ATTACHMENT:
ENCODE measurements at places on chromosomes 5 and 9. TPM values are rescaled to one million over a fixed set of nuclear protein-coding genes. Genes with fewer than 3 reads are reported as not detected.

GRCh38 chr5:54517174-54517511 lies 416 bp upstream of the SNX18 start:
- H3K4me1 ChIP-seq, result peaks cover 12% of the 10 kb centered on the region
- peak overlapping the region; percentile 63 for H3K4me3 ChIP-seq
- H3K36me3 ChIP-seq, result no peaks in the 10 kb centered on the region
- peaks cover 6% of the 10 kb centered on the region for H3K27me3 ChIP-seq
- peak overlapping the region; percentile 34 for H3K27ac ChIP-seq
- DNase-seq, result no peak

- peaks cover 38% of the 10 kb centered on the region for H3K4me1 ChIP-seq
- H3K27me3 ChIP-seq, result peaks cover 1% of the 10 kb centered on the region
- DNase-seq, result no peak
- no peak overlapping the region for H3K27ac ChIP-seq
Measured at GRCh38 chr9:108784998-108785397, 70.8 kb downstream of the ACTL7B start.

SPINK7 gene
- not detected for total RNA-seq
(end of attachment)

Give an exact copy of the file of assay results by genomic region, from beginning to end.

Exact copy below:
ENCODE measurements at places on chromosomes 5 and 9. TPM values are rescaled to one million over a fixed set of nuclear protein-coding genes. Genes with fewer than 3 reads are reported as not detected.

GRCh38 chr5:54517174-54517511 lies 416 bp upstream of the SNX18 start:
- H3K4me1 ChIP-seq, result peaks cover 12% of the 10 kb centered on the region
- peak overlapping the region; percentile 63 for H3K4me3 ChIP-seq
- H3K36me3 ChIP-seq, result no peaks in the 10 kb centered on the region
- peaks cover 6% of the 10 kb centered on the region for H3K27me3 ChIP-seq
- peak overlapping the region; percentile 34 for H3K27ac ChIP-seq
- DNase-seq, result no peak

- peaks cover 38% of the 10 kb centered on the region for H3K4me1 ChIP-seq
- H3K27me3 ChIP-seq, result peaks cover 1% of the 10 kb centered on the region
- DNase-seq, result no peak
- no peak overlapping the region for H3K27ac ChIP-seq
Measured at GRCh38 chr9:108784998-108785397, 70.8 kb downstream of the ACTL7B start.

SPINK7 gene
- not detected for total RNA-seq